There is also Thailand, of course: where the King can’t be criticised. The same King reigned over the country that was burning alive its left-wing opposition in oil barrels; he reigned over the country that was fully participating in covert and extremely brutal wars against its neighbors Laos and Cambodia, as well as in Vietnam. And he is still a monarch of the nation where minorities — not being Thai by blood — have virtually no rights and no citizenship. He is a veteran of 18 coups, which he either opposed or supported (depending on his personal interests), but definitely survived.

The same Thailand that sacrifices more than 2000 mostly innocent people in its "war on drugs" and which is holding to its Southern provinces despite increasingly bloody civil conflict.

Thailand can hardly be criticised. It was our staunch ally from the Vietnam War. It killed enough Communists to gain our respect — and a "democracy" sticker. Its Government opened whorehouses in Pattaya for our soldiers and it never doubted market fundamentalist theories. That places Thailand, together with Malaysia and Singapore, well above China.

And then there is us, of course. We; the brave Western front of morally corrupt nations presently fighting two neo-colonial wars; we who prevented dozens of Latin American nations from choosing their own political, social and economic destiny; we, who joined forces with oppressive religious forces and governments in the Middle East and North Africa in order to destroy all progressive movements there.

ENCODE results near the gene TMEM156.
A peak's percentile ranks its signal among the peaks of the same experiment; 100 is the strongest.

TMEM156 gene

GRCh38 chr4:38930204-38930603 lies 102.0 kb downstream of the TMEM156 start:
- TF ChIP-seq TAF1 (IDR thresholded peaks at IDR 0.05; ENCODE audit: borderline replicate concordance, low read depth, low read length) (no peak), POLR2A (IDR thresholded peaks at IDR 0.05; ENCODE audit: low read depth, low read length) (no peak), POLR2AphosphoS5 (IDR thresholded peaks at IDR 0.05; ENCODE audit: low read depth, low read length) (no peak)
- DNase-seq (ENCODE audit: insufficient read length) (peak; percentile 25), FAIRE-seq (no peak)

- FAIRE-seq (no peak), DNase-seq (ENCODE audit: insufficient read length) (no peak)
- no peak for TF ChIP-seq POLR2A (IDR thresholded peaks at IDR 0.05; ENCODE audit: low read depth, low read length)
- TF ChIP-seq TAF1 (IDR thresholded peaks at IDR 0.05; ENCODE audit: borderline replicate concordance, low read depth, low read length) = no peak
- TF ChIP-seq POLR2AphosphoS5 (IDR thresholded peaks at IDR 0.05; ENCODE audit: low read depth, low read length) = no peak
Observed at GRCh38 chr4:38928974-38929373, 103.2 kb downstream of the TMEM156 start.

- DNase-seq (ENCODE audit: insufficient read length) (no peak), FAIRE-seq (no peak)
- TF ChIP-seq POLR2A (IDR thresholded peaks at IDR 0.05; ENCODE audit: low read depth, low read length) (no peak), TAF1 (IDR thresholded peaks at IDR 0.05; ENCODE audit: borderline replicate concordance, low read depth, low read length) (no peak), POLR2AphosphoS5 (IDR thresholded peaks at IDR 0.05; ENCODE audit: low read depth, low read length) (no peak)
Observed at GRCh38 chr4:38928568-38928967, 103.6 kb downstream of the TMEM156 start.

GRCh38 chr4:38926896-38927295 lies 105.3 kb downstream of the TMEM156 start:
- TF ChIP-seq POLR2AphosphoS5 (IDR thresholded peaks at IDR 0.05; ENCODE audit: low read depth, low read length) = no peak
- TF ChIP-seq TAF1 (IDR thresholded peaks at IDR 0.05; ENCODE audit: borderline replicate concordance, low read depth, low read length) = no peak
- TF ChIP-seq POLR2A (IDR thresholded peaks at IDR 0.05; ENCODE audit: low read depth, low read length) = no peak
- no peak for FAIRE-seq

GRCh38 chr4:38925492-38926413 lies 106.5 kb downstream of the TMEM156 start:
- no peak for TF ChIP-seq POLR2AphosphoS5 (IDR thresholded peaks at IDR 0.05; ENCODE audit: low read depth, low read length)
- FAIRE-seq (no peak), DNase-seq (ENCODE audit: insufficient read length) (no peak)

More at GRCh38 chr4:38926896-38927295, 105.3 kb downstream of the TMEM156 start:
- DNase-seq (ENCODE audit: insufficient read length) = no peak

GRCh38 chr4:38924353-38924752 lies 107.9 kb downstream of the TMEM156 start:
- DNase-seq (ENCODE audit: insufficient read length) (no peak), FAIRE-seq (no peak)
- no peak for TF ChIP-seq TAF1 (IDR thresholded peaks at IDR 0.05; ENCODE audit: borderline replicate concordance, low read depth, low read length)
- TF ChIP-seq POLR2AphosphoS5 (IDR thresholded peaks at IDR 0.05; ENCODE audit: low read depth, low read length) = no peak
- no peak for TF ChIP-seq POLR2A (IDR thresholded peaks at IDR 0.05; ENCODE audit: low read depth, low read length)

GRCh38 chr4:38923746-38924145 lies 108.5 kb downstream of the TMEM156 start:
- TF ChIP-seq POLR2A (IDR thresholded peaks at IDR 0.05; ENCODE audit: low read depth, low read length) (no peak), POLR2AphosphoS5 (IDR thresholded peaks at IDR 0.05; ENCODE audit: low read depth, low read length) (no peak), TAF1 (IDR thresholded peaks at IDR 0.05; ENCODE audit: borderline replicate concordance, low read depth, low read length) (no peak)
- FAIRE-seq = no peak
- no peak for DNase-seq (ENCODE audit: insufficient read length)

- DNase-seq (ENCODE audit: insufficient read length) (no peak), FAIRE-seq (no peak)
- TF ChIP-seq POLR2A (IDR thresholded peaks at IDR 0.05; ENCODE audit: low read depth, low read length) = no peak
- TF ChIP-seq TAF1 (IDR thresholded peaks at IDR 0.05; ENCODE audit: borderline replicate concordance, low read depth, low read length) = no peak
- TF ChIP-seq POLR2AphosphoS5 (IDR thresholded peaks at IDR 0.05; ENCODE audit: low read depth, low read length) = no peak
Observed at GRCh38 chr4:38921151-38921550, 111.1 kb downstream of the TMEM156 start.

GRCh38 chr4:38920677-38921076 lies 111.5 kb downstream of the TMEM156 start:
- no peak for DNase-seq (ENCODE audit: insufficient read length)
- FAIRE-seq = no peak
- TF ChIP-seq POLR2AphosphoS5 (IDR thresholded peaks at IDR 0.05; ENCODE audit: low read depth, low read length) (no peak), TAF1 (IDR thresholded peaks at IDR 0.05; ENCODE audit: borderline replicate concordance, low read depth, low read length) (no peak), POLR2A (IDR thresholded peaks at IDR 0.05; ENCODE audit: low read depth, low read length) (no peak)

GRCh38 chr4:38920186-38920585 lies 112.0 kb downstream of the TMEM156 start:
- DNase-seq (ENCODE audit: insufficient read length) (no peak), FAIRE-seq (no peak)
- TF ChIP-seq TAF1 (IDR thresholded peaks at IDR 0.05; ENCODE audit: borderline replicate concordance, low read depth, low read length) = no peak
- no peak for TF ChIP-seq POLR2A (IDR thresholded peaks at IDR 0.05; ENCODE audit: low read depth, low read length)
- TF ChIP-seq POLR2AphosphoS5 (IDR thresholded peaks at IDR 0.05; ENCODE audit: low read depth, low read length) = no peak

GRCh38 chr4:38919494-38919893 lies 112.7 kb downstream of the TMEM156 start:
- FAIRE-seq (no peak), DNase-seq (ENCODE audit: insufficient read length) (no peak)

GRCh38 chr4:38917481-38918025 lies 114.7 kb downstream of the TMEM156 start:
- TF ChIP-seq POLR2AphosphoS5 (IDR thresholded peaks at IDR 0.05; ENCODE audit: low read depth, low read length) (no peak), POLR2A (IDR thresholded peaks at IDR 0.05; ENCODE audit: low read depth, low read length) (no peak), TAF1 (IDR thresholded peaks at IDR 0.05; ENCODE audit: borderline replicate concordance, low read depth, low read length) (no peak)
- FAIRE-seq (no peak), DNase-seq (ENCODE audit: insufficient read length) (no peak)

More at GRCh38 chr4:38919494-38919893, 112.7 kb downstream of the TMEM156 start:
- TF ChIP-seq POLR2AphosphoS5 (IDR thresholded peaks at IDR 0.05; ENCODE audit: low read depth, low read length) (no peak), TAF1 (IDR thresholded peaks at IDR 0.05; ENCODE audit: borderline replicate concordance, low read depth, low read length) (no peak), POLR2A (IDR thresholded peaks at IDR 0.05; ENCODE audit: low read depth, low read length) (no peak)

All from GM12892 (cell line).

Forgive me, but I do not believe our intentions are genuine when it comes to Tibet.

No matter how inhumane, how horrible the social system in India or Indonesia; we in the West have to make sure that we portray China’s as much worse. Even if Japanese and Singaporean companies do business in Burma, we have to assure that the only country associated with doing business with Burma is China. The same with Sudan: do we ever hear about Malaysian oil investments in that country? Or do we boycott Malaysia for playing footsies with Khartoum?

We need China to be "terrible" — in Tibet and elsewhere — because we don’t want to be the only ones defined as oppressors, as colonialists: we need to convince the world (and ourselves) that China is part of the club. So that we can say, as we always did, that brutality is common to all men, no matter what culture they belong to, no matter what economic system is ruling their lives. If Chinese foreign policy is not as terrible as ours, we have to make sure that we make it look like it is. Otherwise, what would justify our star wars and surveillance measures?

What would justify the slaughter of millions in Vietnam, Laos, Cambodia, Korea, Algiers, East Timor, Papua, Nicaragua, Salvador, Chile, and Dominican Republic and in so many other places? Tibet is our new hope.

Launched in 2004, New Matilda is one of Australia's oldest online independent publications. It's focus is on investigative journalism and analysis, with occasional smart arsery thrown in for reasons of sanity. New Matilda is owned and edited by Walkley Award and Human Rights Award winning journalist Chris Graham.